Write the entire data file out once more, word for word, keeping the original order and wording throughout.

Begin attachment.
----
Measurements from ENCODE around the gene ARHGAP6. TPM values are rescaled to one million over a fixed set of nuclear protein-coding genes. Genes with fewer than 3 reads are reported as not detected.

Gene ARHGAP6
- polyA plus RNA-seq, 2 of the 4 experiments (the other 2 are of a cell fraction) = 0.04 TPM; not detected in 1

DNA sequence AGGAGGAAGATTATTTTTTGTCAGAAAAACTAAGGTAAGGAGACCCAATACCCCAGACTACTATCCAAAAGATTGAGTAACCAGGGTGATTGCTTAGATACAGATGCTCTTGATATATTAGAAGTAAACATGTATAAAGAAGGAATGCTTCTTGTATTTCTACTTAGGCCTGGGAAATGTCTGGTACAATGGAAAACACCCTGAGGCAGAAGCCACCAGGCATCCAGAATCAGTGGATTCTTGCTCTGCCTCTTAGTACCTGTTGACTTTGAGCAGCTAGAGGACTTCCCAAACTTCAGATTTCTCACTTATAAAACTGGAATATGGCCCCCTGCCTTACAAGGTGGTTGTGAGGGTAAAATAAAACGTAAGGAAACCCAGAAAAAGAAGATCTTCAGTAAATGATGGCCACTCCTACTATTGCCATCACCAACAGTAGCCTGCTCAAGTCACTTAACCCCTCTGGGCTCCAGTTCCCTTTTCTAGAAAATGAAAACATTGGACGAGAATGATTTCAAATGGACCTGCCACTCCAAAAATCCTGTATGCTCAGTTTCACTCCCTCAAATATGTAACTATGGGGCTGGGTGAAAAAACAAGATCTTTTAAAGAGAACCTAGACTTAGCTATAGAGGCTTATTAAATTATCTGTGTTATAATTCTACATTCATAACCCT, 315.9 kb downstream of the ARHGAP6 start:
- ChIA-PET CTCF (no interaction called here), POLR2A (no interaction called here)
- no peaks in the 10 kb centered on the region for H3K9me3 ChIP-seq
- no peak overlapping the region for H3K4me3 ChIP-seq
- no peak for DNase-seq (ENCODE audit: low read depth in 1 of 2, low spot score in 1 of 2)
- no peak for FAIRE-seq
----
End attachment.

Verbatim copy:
Measurements from ENCODE around the gene ARHGAP6. TPM values are rescaled to one million over a fixed set of nuclear protein-coding genes. Genes with fewer than 3 reads are reported as not detected.

Gene ARHGAP6
- polyA plus RNA-seq, 2 of the 4 experiments (the other 2 are of a cell fraction) = 0.04 TPM; not detected in 1

DNA sequence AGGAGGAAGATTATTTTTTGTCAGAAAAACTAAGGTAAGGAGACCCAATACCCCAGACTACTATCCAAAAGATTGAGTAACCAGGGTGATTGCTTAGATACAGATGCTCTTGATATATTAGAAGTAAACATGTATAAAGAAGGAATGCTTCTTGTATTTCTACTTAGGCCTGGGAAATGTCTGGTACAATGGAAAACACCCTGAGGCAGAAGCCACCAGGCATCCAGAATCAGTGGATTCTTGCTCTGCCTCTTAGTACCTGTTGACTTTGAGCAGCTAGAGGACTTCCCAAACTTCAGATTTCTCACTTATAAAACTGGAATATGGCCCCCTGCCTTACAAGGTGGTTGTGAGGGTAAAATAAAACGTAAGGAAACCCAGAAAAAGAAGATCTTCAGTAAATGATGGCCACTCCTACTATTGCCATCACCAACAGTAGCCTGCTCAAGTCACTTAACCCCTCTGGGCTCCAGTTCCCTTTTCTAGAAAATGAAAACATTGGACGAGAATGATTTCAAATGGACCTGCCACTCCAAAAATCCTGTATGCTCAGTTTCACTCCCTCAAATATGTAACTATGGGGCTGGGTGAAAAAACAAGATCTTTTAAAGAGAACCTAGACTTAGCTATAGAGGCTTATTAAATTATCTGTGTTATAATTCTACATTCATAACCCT, 315.9 kb downstream of the ARHGAP6 start:
- ChIA-PET CTCF (no interaction called here), POLR2A (no interaction called here)
- no peaks in the 10 kb centered on the region for H3K9me3 ChIP-seq
- no peak overlapping the region for H3K4me3 ChIP-seq
- no peak for DNase-seq (ENCODE audit: low read depth in 1 of 2, low spot score in 1 of 2)
- no peak for FAIRE-seq